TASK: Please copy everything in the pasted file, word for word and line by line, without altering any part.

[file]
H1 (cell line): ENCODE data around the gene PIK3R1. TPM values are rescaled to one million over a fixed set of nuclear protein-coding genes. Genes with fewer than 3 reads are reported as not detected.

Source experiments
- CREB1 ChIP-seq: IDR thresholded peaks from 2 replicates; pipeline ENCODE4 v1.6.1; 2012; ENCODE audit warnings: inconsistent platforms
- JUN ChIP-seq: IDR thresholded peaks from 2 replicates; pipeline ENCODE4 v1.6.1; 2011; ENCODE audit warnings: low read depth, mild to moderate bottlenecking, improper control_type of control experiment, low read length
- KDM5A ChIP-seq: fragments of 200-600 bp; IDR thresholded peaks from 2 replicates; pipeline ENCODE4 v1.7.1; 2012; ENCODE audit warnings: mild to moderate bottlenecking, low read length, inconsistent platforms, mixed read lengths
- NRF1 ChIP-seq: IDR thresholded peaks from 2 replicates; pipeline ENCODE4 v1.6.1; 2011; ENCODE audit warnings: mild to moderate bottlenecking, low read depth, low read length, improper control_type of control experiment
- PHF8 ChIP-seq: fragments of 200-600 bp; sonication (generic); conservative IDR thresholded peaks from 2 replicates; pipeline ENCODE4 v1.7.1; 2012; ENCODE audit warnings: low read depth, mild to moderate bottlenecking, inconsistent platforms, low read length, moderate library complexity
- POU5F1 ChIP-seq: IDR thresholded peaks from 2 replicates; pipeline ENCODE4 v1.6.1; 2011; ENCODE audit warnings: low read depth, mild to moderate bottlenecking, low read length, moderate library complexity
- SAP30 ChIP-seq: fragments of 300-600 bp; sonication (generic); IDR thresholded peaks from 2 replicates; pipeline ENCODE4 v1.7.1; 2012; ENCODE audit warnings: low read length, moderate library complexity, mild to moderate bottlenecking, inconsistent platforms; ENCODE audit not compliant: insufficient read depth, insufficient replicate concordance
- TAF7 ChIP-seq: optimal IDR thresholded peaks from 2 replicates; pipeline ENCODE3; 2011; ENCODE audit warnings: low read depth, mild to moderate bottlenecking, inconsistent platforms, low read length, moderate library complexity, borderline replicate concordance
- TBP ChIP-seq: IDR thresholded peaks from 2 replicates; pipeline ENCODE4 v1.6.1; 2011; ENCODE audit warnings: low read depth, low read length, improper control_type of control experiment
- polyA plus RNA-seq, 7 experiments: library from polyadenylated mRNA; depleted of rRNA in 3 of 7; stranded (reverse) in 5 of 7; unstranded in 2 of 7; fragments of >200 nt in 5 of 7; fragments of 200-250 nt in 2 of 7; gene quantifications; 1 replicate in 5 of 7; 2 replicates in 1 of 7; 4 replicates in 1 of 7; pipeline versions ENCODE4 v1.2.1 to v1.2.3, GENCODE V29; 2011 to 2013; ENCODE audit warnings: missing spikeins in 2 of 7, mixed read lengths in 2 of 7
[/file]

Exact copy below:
H1 (cell line): ENCODE data around the gene PIK3R1. TPM values are rescaled to one million over a fixed set of nuclear protein-coding genes. Genes with fewer than 3 reads are reported as not detected.

Source experiments
- CREB1 ChIP-seq: IDR thresholded peaks from 2 replicates; pipeline ENCODE4 v1.6.1; 2012; ENCODE audit warnings: inconsistent platforms
- JUN ChIP-seq: IDR thresholded peaks from 2 replicates; pipeline ENCODE4 v1.6.1; 2011; ENCODE audit warnings: low read depth, mild to moderate bottlenecking, improper control_type of control experiment, low read length
- KDM5A ChIP-seq: fragments of 200-600 bp; IDR thresholded peaks from 2 replicates; pipeline ENCODE4 v1.7.1; 2012; ENCODE audit warnings: mild to moderate bottlenecking, low read length, inconsistent platforms, mixed read lengths
- NRF1 ChIP-seq: IDR thresholded peaks from 2 replicates; pipeline ENCODE4 v1.6.1; 2011; ENCODE audit warnings: mild to moderate bottlenecking, low read depth, low read length, improper control_type of control experiment
- PHF8 ChIP-seq: fragments of 200-600 bp; sonication (generic); conservative IDR thresholded peaks from 2 replicates; pipeline ENCODE4 v1.7.1; 2012; ENCODE audit warnings: low read depth, mild to moderate bottlenecking, inconsistent platforms, low read length, moderate library complexity
- POU5F1 ChIP-seq: IDR thresholded peaks from 2 replicates; pipeline ENCODE4 v1.6.1; 2011; ENCODE audit warnings: low read depth, mild to moderate bottlenecking, low read length, moderate library complexity
- SAP30 ChIP-seq: fragments of 300-600 bp; sonication (generic); IDR thresholded peaks from 2 replicates; pipeline ENCODE4 v1.7.1; 2012; ENCODE audit warnings: low read length, moderate library complexity, mild to moderate bottlenecking, inconsistent platforms; ENCODE audit not compliant: insufficient read depth, insufficient replicate concordance
- TAF7 ChIP-seq: optimal IDR thresholded peaks from 2 replicates; pipeline ENCODE3; 2011; ENCODE audit warnings: low read depth, mild to moderate bottlenecking, inconsistent platforms, low read length, moderate library complexity, borderline replicate concordance
- TBP ChIP-seq: IDR thresholded peaks from 2 replicates; pipeline ENCODE4 v1.6.1; 2011; ENCODE audit warnings: low read depth, low read length, improper control_type of control experiment
- polyA plus RNA-seq, 7 experiments: library from polyadenylated mRNA; depleted of rRNA in 3 of 7; stranded (reverse) in 5 of 7; unstranded in 2 of 7; fragments of >200 nt in 5 of 7; fragments of 200-250 nt in 2 of 7; gene quantifications; 1 replicate in 5 of 7; 2 replicates in 1 of 7; 4 replicates in 1 of 7; pipeline versions ENCODE4 v1.2.1 to v1.2.3, GENCODE V29; 2011 to 2013; ENCODE audit warnings: missing spikeins in 2 of 7, mixed read lengths in 2 of 7